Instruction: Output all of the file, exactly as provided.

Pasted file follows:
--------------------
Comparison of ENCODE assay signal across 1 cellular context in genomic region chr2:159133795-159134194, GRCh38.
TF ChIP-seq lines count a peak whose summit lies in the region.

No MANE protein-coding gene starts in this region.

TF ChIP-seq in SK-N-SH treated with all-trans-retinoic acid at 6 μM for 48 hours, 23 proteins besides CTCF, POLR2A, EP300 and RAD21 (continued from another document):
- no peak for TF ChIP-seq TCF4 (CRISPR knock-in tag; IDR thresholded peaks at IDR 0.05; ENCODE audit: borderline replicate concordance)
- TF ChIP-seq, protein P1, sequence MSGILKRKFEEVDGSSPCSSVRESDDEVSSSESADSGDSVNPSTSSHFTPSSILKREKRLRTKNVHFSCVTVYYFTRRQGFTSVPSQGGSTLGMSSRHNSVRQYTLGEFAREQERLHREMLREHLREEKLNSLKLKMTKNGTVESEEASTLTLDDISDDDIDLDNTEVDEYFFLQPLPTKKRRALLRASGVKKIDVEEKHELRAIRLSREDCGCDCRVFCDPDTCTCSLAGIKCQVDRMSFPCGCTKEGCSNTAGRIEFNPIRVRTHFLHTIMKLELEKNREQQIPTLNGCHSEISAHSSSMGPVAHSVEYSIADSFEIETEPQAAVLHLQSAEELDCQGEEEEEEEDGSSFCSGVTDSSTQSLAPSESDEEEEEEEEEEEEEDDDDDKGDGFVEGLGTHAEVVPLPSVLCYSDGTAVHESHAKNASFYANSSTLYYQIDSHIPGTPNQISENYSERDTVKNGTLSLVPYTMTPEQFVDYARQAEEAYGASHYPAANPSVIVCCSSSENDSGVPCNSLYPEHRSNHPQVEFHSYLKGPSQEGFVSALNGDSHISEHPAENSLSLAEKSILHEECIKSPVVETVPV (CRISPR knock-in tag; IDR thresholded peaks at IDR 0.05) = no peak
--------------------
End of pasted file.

Comparison of ENCODE assay signal across 1 cellular context in genomic region chr2:159133795-159134194, GRCh38.
TF ChIP-seq lines count a peak whose summit lies in the region.

No MANE protein-coding gene starts in this region.

TF ChIP-seq in SK-N-SH treated with all-trans-retinoic acid at 6 μM for 48 hours, 23 proteins besides CTCF, POLR2A, EP300 and RAD21 (continued from another document):
- no peak for TF ChIP-seq TCF4 (CRISPR knock-in tag; IDR thresholded peaks at IDR 0.05; ENCODE audit: borderline replicate concordance)
- TF ChIP-seq, protein P1, sequence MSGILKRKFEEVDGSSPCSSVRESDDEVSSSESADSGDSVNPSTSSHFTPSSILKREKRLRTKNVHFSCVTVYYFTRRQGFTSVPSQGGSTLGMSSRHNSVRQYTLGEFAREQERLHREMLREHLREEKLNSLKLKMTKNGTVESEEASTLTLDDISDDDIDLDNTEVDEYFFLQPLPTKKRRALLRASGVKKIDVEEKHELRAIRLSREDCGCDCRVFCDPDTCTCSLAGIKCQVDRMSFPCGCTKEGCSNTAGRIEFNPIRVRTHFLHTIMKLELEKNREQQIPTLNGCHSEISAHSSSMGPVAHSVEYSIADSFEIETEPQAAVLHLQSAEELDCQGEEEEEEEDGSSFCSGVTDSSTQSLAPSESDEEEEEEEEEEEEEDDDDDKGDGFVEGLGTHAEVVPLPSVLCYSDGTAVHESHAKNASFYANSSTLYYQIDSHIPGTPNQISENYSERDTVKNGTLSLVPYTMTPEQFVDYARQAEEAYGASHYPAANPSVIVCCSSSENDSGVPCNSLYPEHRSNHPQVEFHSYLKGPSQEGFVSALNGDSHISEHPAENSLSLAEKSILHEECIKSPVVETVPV (CRISPR knock-in tag; IDR thresholded peaks at IDR 0.05) = no peak